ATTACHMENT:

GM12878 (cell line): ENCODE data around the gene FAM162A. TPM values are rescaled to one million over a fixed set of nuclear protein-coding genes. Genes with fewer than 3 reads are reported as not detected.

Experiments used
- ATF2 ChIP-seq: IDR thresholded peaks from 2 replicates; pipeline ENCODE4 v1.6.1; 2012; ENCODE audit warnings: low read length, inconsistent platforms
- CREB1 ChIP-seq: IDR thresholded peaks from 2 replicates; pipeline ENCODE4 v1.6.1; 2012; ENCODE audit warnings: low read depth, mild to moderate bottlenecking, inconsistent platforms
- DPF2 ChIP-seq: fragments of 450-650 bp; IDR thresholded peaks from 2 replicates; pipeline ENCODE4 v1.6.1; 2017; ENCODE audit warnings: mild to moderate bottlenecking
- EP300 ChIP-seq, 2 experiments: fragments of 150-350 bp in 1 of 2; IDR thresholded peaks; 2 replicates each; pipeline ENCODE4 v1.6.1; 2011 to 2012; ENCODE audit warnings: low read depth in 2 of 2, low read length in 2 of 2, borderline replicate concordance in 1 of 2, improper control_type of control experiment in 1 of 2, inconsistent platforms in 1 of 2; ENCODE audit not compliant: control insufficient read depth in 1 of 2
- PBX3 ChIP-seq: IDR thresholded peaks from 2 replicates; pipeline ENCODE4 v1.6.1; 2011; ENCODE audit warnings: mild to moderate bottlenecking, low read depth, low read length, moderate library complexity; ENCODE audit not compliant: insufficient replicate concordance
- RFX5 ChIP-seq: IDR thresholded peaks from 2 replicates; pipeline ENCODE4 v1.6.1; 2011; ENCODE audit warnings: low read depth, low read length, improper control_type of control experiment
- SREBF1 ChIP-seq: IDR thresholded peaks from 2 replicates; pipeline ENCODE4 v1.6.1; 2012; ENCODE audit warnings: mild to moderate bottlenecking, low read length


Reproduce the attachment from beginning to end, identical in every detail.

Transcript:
GM12878 (cell line): ENCODE data around the gene FAM162A. TPM values are rescaled to one million over a fixed set of nuclear protein-coding genes. Genes with fewer than 3 reads are reported as not detected.

Experiments used
- ATF2 ChIP-seq: IDR thresholded peaks from 2 replicates; pipeline ENCODE4 v1.6.1; 2012; ENCODE audit warnings: low read length, inconsistent platforms
- CREB1 ChIP-seq: IDR thresholded peaks from 2 replicates; pipeline ENCODE4 v1.6.1; 2012; ENCODE audit warnings: low read depth, mild to moderate bottlenecking, inconsistent platforms
- DPF2 ChIP-seq: fragments of 450-650 bp; IDR thresholded peaks from 2 replicates; pipeline ENCODE4 v1.6.1; 2017; ENCODE audit warnings: mild to moderate bottlenecking
- EP300 ChIP-seq, 2 experiments: fragments of 150-350 bp in 1 of 2; IDR thresholded peaks; 2 replicates each; pipeline ENCODE4 v1.6.1; 2011 to 2012; ENCODE audit warnings: low read depth in 2 of 2, low read length in 2 of 2, borderline replicate concordance in 1 of 2, improper control_type of control experiment in 1 of 2, inconsistent platforms in 1 of 2; ENCODE audit not compliant: control insufficient read depth in 1 of 2
- PBX3 ChIP-seq: IDR thresholded peaks from 2 replicates; pipeline ENCODE4 v1.6.1; 2011; ENCODE audit warnings: mild to moderate bottlenecking, low read depth, low read length, moderate library complexity; ENCODE audit not compliant: insufficient replicate concordance
- RFX5 ChIP-seq: IDR thresholded peaks from 2 replicates; pipeline ENCODE4 v1.6.1; 2011; ENCODE audit warnings: low read depth, low read length, improper control_type of control experiment
- SREBF1 ChIP-seq: IDR thresholded peaks from 2 replicates; pipeline ENCODE4 v1.6.1; 2012; ENCODE audit warnings: mild to moderate bottlenecking, low read length